292 F2d 51 Johnston v. United States
292 F.2d 51
William Reece JOHNSTON, Appellant,
UNITED STATES of America, Appellee.
United States Court of Appeals Tenth Circuit.
June 6, 1961.
Submitted on briefs by appellant.
George T. Van Bebber, Asst. U. S. Atty., Kansas City, Kan. (Wilbur G. Leonard, U. S. Atty., Topeka, Kan., was with him on the brief), for appellee.
Before BRATTON, LEWIS, and BREITENSTEIN, Circuit Judges.
BRATTON, Circuit Judge.
A bank in Kansas was robbed on two separate occasions. William Reece Johnston and Fred Charles Riley were indicted jointly for each offense; the cases were consolidated; both defendants were convicted for each offense; and each was sentenced to imprisonment for periods aggregating thirty years. The judgments were affirmed, Johnston v. United States, 10 Cir., 260 F.2d 345, and certiorari was denied, 360 U.S. 935, 79 S.Ct. 1454, 3 L.Ed.2d 1547. Proceeding under 28 U.S.C. § 2255, Johnston filed a motion to set aside the sentences imposed upon him on the single ground that during the trial he was mentally incompetent, due to the administration of drugs, and for that reason was unable to cooperate with his attorney in his defense. The motion was denied, and the cause came here on review.
It is the general rule that in ordinary circumstances after a defendant has pleaded guilty or has been convicted and sentenced in a criminal case, judicial inquiry and determination of the question of his mental condition in respect to being insane at the time of such plea or conviction can be determined only in the manner provided in 18 U.S.C. § 4245, not by motion under 28 U.S.C. § 2255. Gordon v. United States, 10 Cir., 250 F.2d 676; Hereden v. United States, 10 Cir., 286 F. 2d 526.
Section 4245 provides in substance that when the Director of the Bureau of Prisons certifies that a person convicted of an offense against the United States has been examined by a specified board of examiners and that there is probable cause to believe that he was mentally incompetent at the time of his trial, provided the issue of mental competency was not raised before or during the trial, the court shall conduct an inquiry in the manner therein specified and if the court finds that the accused was mentally incompetent at the time of the trial, the judgment of conviction shall be vacated and a new trial granted. But the statute has application to instances in which the accused suffered mental impairment or disease of substantial duration in time which enables psychiatrists to predicate skilled opinion based upon observation, examination, and tests of him after the trial as to whether he was insane at the time of the trial. Cases of that kind adapt themselves to the statute. No condition of that pattern was pleaded even inartfully in the motion in this case. Instead, it was pleaded only that Johnston suffered temporary mental disability during the trial, due to the administration of drugs. And inquiry respecting a temporary disability of that kind does not come within the procedural range of section 4245. Instead, it is open to presentation by motion under 28 U.S.C. § 2255. Gregori v. United States, 5 Cir., 243 F.2d 48; Smith v. United States, 9 Cir., 267 F.2d 210; Alexander v. United States, 5 Cir., 290 F.2d 252.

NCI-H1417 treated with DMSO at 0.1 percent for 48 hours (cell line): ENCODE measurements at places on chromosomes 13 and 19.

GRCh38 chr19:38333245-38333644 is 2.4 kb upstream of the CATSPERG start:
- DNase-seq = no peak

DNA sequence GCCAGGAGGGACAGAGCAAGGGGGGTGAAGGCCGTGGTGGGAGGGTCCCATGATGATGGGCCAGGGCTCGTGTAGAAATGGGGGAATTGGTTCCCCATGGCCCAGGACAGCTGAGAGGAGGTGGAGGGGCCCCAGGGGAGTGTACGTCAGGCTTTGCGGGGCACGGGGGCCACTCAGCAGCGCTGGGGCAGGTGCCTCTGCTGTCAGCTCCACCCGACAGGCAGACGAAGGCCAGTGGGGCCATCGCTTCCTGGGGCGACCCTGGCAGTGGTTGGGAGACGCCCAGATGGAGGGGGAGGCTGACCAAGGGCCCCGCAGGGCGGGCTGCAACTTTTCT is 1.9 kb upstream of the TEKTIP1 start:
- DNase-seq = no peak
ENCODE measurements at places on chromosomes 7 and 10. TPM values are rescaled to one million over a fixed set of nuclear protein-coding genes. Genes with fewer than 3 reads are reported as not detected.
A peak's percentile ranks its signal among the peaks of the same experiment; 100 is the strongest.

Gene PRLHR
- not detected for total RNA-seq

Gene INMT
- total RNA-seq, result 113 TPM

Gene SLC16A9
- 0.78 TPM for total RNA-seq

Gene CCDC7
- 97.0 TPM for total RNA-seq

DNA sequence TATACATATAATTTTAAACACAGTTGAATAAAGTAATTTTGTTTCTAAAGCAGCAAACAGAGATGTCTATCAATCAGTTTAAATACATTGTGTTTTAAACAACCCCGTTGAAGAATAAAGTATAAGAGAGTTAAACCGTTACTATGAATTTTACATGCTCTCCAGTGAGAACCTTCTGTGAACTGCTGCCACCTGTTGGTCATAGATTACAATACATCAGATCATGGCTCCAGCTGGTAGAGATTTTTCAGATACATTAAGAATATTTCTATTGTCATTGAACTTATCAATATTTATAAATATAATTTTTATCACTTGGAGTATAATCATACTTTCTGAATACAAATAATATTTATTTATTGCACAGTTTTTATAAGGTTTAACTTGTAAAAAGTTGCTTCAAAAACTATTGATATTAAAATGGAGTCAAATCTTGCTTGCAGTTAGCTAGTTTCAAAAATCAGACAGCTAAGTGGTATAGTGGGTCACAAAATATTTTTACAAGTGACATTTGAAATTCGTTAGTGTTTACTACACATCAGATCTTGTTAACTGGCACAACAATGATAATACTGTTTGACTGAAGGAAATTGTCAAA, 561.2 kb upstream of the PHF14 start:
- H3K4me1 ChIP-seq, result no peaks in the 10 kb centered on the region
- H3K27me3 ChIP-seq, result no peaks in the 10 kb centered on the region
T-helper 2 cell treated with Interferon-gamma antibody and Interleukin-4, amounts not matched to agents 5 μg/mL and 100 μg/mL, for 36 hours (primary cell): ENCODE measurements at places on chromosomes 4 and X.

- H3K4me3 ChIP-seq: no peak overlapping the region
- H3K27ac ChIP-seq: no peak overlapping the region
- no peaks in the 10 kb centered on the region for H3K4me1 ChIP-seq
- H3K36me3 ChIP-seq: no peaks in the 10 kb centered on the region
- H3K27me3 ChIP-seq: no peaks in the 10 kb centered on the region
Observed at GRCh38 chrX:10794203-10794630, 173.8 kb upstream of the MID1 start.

The burden rested on Johnston to establish by evidence his asserted mental incompetence at the time of the trial of the criminal case. Johnston and others testified and documentary evidence was adduced. The court found among other things that Johnston was not under the influence of medicines or drugs at the time of the trial of the criminal case which in any way impaired his faculties so as to prevent him from participating fully in his defense. The finding is supported by adequate evidence and is not plainly erroneous, due regard being had for the opportunity of the trial court to observe the witnesses and weigh their testimony. Accordingly, it must stand on review.
The court appointed as counsel for Johnston in connection with the proceedings on the motion the attorney who had represented him in the criminal case. No objection was made to such appointment at the outset. At one juncture during the proceedings, objection was interposed and the suggestion was made that another attorney be named. The selection of court-appointed counsel for indigent parties rests in the sound judicial discretion of the trial court. The record makes it clear that the attorney represented Johnston with ability and efficiency throughout the proceedings on the motion. His appointment did not constitute an abuse of discretion.
One contention remains. It is that the court erred in declining to grant Johnston a continuance or postponement of the hearing for a specified purpose. The application for such continuance or postponement was addressed to the sound judicial discretion of the court, and no abuse of such discretion appears.
The judgment denying the motion is affirmed.